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Ataqim is a vast archipelago made up of about 2000 islands. It is the seat of an Empire that covers nearly half the globe.

Ataqim's climate is tropical — the temperature rarely goes below 45° Fahrenheit (7° Celsius). During the hot season, a temperature as high as 85° F (30° C) is considered average, and the high humidity can make it feel much hotter. The average temperature in the cool season is somewhere around 60° F (16° C). Rainfall is very heavy for one season of the year, and almost nonexistent the rest of the time.

The archipelago of Ataqim is a volcanic formation, but most of the undersea volcanoes which formed the islands are long extinct. Because of the nature of their formation, many of the islands, less affected by erosion from the sea because of their shape or location, are very mountainous and rocky. Others, worn down by millenia of wind and water, have very fertile soil. A few other islands are atolls or coral formations built up on top of undersea volcanic formations.



Common varieties of plants on the archipelago include all sorts of grasses, shrubs, and trees. Many types of fruit-bearing plants are grown and used by the people of the islands. Trees in the forests are mostly broad-leaved evergreens. Spring brings an incredible spectrum of flowers to the islands.

There are several types of plant that are less common or exceptional in some way; these are described below.

Bluefire tree
Wood from this tree burns very slowly and with a bright, hot, beautiful blue flame. It is very rare — one of the only known sources of it is Bieil island.
Quaral (Sweetflower)
The powdered leaves of this plant are used as a food sweetener. The taste is reminiscent of the beautiful smell of the flower.
Saral (Sleepflower)
The petals of this orange flower taste like cinnamon and cause sleep when ingested. It blooms for a very short time late in summer, and is difficult (but not impossible) to store while retaining its potency.


Ataqim is home to a wide variety of animal life. In the plains, all sorts of herbivores — large rodents, antelope, goats, sheep, small cattle, ponies, and elephants — feed on the plant life there, and are in turn fed upon by such carnivores as lions, cheetahs, eagles, falcons, owls, and large monitor lizards. Griffons and their cousin hippogriffs also feed upon the larger grazing animals, and the occasional dragon will eat anything it comes across.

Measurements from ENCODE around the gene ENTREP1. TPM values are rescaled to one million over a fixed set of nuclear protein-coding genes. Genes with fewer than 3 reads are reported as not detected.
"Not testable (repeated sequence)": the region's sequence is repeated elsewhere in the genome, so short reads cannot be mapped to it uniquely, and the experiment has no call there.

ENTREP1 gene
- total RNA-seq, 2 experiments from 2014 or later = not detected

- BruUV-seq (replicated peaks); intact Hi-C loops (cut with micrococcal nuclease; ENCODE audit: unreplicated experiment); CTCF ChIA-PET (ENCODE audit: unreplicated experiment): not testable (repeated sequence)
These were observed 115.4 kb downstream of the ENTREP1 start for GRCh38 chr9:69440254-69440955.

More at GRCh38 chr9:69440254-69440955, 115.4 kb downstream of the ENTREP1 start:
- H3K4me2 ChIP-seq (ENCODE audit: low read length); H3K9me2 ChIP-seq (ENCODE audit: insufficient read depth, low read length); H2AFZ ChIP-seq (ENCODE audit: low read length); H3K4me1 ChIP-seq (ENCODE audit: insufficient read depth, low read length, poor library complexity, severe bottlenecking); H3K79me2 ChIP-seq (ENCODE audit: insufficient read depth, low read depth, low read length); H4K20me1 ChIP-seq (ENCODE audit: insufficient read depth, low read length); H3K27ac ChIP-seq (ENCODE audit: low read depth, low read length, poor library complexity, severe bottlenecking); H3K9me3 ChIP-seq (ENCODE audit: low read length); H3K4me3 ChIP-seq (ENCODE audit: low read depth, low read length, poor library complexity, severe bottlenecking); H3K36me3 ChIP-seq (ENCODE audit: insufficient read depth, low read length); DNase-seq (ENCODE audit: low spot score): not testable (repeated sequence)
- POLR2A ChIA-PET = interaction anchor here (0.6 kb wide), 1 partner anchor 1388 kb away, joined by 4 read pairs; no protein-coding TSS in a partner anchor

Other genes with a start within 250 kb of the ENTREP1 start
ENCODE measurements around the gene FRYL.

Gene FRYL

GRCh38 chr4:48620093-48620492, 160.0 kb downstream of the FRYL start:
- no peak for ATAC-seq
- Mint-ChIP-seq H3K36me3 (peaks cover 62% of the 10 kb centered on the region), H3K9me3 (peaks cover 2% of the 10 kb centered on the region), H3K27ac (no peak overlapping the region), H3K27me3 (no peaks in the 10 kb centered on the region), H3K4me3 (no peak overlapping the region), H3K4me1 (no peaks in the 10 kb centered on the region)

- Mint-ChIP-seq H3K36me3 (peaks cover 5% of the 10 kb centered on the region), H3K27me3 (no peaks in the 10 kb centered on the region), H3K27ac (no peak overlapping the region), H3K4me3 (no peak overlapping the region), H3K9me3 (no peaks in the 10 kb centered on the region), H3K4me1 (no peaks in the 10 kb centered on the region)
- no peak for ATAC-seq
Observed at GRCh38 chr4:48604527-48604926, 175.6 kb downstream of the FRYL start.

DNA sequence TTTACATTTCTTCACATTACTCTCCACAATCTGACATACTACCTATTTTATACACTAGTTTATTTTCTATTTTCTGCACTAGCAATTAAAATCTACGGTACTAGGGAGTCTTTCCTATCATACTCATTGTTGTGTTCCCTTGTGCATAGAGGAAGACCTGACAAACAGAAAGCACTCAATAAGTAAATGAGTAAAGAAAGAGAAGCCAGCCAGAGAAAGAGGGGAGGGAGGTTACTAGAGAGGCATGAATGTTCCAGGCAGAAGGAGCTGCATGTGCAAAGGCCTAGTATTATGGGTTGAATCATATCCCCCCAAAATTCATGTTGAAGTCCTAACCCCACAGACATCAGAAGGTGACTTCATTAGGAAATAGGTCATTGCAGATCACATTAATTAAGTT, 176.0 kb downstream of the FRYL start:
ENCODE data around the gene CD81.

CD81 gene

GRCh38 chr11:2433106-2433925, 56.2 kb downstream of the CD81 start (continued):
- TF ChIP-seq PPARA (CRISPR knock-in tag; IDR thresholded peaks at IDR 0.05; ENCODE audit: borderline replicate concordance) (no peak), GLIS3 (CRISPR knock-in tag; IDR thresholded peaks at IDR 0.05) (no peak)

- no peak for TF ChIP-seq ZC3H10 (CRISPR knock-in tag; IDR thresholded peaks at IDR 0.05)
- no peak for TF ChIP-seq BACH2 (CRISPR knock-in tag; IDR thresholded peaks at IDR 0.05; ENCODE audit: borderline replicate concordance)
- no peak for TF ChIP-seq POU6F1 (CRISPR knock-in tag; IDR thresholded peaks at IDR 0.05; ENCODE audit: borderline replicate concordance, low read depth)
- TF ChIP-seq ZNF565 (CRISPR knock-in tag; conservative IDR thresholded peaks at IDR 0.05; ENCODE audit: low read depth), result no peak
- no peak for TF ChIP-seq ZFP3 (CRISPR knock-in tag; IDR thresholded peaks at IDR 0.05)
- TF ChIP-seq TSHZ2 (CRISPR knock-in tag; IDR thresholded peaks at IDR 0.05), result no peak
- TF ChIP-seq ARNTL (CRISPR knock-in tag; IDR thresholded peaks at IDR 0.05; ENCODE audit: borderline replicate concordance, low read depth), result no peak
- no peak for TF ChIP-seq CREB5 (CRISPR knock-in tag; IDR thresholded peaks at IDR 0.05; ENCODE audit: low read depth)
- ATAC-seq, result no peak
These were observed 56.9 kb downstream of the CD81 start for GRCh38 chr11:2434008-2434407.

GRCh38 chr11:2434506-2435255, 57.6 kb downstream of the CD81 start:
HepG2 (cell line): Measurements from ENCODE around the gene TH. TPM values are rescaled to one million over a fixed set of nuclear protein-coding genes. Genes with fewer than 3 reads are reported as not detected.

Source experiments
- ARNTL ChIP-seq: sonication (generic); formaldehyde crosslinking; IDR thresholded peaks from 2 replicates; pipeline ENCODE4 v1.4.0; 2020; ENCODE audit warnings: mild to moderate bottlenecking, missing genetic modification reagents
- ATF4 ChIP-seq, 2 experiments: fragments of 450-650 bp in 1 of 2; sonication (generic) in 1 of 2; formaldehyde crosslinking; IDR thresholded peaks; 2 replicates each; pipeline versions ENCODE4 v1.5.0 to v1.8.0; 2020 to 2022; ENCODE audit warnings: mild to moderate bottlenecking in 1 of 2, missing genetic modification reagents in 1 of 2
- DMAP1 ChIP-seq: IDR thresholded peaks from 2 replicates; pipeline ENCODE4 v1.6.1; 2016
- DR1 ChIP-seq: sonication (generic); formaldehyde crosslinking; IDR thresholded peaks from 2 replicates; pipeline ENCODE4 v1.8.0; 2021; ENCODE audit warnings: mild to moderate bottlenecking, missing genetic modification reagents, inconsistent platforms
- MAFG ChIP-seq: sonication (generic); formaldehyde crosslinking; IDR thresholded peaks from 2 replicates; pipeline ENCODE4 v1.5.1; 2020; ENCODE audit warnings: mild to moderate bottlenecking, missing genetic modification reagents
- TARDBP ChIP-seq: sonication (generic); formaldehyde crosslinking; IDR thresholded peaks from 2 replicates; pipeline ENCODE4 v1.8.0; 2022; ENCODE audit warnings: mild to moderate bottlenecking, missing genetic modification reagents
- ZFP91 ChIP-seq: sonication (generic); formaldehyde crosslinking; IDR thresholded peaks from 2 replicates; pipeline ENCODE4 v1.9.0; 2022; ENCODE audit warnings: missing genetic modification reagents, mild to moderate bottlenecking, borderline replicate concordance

In the forested areas, the plentiful vegetable materials are eaten by small bears, monkeys, wild swine, songbirds in hundreds of varieties, deer, and rodents, as well as a wide spectrum of ants, beetles, flies, and so on. Carnivores in the forests include spiders and scorpions (including very large species, able to threaten even a human), lizards and toads, birds of prey, snakes — both constrictor and poisonous (including, again, giant varieties), mongooses, small wild cats, and two-foot-long "pseudo-dragons."

Other species found on the archipelago include large flies, termites, bees, and mosquitos, frogs, turtles, and tortoises, and various carrion birds.

The coastal seas, of course, hold many animals. Turtles (some growing to an enormous size), shellfish, jellyfish, eels, rays, small sharks, barracuda, octopi, squids, sea urchins, large crabs, seals, and many kinds of fish, including poison-spined fish and flying fish, abound. The larger sharks have been known to come well within the range of small fishing boats, and they can be a serious menace to the fishers of the island.

While, in general, animal forms are familiar, species on Ataqim tend to be different from those found on our planet. For example, a common variety of wild cat found in forests across the archipelago is called miaqag, or "barbarian cat", due to its curly, leonine mane and vertical markings under its eyes which make it resemble a northern chieftain in war makeup. A species of monitor living far up the Naqlir River has six or sometimes eight legs, and is commonly known, for obvious reasons, as a pseudo- or false basilisk. Similar to pegasi, winged antelope called elsiai are regularly seen in fields and seacoasts, very well adapted to escape most predators!

Other species bear less resemblance to terrestrial animals. The solias, for example, is a large herbivore found in grassy, hilly regions. It vaguely resembles a large, compact, six-legged cattle with a bushy mane, long ears and a horse's tail. It is very sensitive to sound, and will react violently to any loud, unpleasant noise (such as thunder or sounds of combat). On the other hand, it is easily charmed by music. Despite its diet, it can be very dangerous due to its excitability and its massive size (they stand about 5' tall at the shoulder).